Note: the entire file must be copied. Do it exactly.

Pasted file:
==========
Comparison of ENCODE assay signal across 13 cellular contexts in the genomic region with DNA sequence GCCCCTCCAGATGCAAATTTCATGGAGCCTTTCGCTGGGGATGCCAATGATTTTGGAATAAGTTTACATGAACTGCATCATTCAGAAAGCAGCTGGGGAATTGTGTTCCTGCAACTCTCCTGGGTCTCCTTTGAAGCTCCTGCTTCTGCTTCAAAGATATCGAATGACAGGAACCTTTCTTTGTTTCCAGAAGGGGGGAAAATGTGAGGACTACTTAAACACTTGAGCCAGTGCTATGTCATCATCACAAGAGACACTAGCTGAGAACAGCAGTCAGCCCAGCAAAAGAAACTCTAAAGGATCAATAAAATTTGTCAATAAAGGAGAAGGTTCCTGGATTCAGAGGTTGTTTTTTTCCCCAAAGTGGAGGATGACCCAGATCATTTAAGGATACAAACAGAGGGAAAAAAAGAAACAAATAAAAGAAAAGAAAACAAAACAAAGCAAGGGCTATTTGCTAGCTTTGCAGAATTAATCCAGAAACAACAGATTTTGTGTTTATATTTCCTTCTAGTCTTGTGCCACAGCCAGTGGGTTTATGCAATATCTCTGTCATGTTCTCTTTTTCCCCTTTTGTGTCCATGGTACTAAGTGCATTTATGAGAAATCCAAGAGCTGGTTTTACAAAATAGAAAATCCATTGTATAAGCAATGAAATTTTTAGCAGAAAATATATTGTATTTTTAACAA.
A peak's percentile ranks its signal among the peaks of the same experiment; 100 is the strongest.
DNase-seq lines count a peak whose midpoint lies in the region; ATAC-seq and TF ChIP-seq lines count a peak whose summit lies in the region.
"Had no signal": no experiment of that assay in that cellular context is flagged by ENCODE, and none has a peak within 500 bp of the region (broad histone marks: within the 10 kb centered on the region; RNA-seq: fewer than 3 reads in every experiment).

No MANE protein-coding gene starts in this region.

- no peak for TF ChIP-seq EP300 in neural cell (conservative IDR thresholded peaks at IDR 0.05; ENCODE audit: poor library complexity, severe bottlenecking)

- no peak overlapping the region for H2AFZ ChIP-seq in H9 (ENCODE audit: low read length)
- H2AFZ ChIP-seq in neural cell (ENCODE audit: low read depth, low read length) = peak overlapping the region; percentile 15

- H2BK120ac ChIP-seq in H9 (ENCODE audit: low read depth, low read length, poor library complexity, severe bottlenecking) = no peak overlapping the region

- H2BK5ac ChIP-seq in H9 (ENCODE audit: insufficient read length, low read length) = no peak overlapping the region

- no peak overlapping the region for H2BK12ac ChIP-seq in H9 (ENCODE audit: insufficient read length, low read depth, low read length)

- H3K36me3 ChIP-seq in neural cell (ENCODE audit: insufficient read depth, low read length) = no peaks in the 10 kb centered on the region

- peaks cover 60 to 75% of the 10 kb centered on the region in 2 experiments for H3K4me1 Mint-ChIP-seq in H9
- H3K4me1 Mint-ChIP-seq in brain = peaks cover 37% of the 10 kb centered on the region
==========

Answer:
Comparison of ENCODE assay signal across 13 cellular contexts in the genomic region with DNA sequence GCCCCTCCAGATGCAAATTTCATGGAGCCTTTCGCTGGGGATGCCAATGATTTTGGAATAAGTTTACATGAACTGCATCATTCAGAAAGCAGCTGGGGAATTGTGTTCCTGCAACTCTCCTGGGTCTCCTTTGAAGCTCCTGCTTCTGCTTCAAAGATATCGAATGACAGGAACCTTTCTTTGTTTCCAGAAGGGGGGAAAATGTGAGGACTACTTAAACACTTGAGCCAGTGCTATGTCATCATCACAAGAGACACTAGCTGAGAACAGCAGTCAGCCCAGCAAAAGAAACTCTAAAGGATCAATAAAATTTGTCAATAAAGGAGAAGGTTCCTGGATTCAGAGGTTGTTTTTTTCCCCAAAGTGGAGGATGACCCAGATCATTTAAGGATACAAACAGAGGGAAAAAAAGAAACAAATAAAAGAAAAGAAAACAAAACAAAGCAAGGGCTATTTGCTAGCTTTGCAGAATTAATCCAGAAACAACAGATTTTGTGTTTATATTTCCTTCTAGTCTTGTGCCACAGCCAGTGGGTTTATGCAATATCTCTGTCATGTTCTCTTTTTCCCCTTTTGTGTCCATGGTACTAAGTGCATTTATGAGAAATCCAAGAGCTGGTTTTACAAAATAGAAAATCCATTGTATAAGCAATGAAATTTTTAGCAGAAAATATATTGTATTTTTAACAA.
A peak's percentile ranks its signal among the peaks of the same experiment; 100 is the strongest.
DNase-seq lines count a peak whose midpoint lies in the region; ATAC-seq and TF ChIP-seq lines count a peak whose summit lies in the region.
"Had no signal": no experiment of that assay in that cellular context is flagged by ENCODE, and none has a peak within 500 bp of the region (broad histone marks: within the 10 kb centered on the region; RNA-seq: fewer than 3 reads in every experiment).

No MANE protein-coding gene starts in this region.

- no peak for TF ChIP-seq EP300 in neural cell (conservative IDR thresholded peaks at IDR 0.05; ENCODE audit: poor library complexity, severe bottlenecking)

- no peak overlapping the region for H2AFZ ChIP-seq in H9 (ENCODE audit: low read length)
- H2AFZ ChIP-seq in neural cell (ENCODE audit: low read depth, low read length) = peak overlapping the region; percentile 15

- H2BK120ac ChIP-seq in H9 (ENCODE audit: low read depth, low read length, poor library complexity, severe bottlenecking) = no peak overlapping the region

- H2BK5ac ChIP-seq in H9 (ENCODE audit: insufficient read length, low read length) = no peak overlapping the region

- no peak overlapping the region for H2BK12ac ChIP-seq in H9 (ENCODE audit: insufficient read length, low read depth, low read length)

- H3K36me3 ChIP-seq in neural cell (ENCODE audit: insufficient read depth, low read length) = no peaks in the 10 kb centered on the region

- peaks cover 60 to 75% of the 10 kb centered on the region in 2 experiments for H3K4me1 Mint-ChIP-seq in H9
- H3K4me1 Mint-ChIP-seq in brain = peaks cover 37% of the 10 kb centered on the region